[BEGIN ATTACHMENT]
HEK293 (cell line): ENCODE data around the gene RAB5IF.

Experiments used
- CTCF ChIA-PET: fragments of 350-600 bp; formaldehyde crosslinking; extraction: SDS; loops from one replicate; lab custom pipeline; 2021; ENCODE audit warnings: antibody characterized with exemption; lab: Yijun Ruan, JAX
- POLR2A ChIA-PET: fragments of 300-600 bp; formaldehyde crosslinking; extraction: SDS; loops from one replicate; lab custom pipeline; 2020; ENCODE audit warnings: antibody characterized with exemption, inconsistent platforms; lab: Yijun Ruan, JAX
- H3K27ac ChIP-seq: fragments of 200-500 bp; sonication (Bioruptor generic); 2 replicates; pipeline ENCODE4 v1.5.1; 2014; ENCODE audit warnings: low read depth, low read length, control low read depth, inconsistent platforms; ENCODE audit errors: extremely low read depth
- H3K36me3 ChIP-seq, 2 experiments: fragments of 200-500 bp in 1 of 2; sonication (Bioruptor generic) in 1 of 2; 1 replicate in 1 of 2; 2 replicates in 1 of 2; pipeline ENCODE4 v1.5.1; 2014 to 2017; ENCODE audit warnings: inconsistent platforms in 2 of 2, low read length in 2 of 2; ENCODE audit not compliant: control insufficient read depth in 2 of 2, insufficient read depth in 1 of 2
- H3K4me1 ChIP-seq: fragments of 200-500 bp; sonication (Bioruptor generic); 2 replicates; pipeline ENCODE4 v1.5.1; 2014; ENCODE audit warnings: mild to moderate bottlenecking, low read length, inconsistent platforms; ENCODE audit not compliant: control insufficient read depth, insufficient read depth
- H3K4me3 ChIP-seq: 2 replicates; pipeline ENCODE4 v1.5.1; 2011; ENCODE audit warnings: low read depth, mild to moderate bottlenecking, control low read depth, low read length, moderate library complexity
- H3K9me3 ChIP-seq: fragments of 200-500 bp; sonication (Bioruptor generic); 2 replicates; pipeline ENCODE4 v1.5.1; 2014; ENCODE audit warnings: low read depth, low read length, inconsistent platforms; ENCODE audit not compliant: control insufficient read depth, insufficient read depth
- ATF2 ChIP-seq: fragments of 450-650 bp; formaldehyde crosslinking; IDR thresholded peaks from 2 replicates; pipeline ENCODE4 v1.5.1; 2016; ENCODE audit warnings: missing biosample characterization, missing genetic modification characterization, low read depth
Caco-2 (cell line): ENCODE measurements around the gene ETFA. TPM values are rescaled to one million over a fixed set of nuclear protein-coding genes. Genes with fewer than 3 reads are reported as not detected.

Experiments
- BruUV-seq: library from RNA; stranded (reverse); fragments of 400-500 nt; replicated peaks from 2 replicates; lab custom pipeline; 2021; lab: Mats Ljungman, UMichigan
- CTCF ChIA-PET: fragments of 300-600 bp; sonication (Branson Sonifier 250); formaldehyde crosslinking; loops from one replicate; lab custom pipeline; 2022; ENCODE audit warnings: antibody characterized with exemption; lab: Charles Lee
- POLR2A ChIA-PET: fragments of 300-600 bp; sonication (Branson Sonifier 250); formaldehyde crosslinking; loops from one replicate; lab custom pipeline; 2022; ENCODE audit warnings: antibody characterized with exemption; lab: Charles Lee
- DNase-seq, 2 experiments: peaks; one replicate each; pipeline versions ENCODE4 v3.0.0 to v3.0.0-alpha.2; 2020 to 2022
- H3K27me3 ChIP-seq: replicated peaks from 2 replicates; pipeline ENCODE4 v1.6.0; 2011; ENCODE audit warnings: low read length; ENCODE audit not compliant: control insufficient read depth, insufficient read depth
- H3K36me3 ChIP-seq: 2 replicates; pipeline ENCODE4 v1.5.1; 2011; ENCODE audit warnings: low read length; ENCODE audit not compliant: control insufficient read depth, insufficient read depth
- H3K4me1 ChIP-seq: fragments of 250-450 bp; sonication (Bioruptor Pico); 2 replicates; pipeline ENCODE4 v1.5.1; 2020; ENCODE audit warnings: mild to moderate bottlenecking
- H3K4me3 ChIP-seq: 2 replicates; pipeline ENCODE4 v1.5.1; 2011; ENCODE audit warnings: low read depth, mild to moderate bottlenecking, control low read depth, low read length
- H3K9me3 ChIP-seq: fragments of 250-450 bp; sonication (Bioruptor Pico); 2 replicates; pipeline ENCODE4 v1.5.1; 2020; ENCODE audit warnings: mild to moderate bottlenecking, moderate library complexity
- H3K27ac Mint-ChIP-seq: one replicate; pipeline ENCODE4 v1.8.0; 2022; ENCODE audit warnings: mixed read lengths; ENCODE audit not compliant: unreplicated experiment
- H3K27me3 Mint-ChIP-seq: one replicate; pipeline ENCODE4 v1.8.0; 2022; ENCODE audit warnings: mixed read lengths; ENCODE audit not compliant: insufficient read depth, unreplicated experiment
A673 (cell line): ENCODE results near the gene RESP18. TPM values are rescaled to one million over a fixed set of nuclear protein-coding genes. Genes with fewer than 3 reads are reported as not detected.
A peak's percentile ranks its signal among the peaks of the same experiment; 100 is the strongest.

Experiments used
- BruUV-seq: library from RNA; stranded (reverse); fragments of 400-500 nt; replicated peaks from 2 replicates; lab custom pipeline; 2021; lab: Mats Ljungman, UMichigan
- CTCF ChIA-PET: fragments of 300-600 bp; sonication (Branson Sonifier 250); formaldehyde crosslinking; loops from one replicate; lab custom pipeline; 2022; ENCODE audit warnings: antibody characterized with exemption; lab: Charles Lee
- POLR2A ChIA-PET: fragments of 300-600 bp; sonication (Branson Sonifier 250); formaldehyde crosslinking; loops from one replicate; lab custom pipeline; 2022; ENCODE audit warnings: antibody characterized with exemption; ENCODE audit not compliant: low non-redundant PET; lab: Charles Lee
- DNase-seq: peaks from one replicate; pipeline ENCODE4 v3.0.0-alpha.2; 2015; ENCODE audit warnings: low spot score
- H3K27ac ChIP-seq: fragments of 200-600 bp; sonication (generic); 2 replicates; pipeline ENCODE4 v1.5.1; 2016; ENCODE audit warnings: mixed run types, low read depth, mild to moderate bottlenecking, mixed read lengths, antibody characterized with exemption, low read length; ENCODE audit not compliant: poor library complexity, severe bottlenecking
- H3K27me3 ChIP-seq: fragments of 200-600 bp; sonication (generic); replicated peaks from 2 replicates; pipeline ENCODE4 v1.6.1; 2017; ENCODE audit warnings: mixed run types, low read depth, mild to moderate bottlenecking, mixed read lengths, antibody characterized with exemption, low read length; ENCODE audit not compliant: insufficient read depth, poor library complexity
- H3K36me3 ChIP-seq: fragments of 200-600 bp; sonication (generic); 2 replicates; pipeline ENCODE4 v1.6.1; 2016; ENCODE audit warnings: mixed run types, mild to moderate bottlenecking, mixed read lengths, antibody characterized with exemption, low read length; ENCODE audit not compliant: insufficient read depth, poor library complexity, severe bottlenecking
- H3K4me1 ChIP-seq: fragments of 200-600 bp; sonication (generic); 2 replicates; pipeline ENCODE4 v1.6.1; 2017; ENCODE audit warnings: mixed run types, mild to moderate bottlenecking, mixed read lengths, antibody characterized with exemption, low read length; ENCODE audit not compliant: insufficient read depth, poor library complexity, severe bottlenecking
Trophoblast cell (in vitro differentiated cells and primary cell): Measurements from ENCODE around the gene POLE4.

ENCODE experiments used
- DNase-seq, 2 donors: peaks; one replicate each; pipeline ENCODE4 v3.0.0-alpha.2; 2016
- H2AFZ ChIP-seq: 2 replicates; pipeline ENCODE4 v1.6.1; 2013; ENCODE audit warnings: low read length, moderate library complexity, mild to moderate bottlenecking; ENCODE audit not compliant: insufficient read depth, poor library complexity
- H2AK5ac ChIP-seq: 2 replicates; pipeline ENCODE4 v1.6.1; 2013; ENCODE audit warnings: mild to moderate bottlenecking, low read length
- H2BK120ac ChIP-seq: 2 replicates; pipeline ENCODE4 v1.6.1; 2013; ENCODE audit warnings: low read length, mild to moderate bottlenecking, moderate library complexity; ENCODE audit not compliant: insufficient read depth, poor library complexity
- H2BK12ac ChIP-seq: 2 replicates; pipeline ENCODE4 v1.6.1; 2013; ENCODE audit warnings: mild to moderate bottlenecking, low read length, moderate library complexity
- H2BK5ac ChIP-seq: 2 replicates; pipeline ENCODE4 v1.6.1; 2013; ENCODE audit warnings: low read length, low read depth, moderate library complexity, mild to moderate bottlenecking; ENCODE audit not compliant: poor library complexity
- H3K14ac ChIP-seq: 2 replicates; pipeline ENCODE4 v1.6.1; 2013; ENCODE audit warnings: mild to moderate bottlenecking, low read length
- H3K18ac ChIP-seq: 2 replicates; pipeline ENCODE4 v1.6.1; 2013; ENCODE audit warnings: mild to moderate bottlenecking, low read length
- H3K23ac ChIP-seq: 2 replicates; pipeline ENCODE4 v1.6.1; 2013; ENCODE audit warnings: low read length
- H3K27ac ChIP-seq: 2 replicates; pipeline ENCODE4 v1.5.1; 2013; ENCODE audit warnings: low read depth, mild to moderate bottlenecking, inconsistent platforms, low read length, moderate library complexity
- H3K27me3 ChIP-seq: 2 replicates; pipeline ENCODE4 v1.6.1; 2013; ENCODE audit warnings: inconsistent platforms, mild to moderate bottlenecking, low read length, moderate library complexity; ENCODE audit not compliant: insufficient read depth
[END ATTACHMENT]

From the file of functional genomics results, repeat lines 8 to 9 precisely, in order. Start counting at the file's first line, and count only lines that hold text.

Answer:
- H3K4me3 ChIP-seq: 2 replicates; pipeline ENCODE4 v1.5.1; 2011; ENCODE audit warnings: low read depth, mild to moderate bottlenecking, control low read depth, low read length, moderate library complexity
- H3K9me3 ChIP-seq: fragments of 200-500 bp; sonication (Bioruptor generic); 2 replicates; pipeline ENCODE4 v1.5.1; 2014; ENCODE audit warnings: low read depth, low read length, inconsistent platforms; ENCODE audit not compliant: control insufficient read depth, insufficient read depth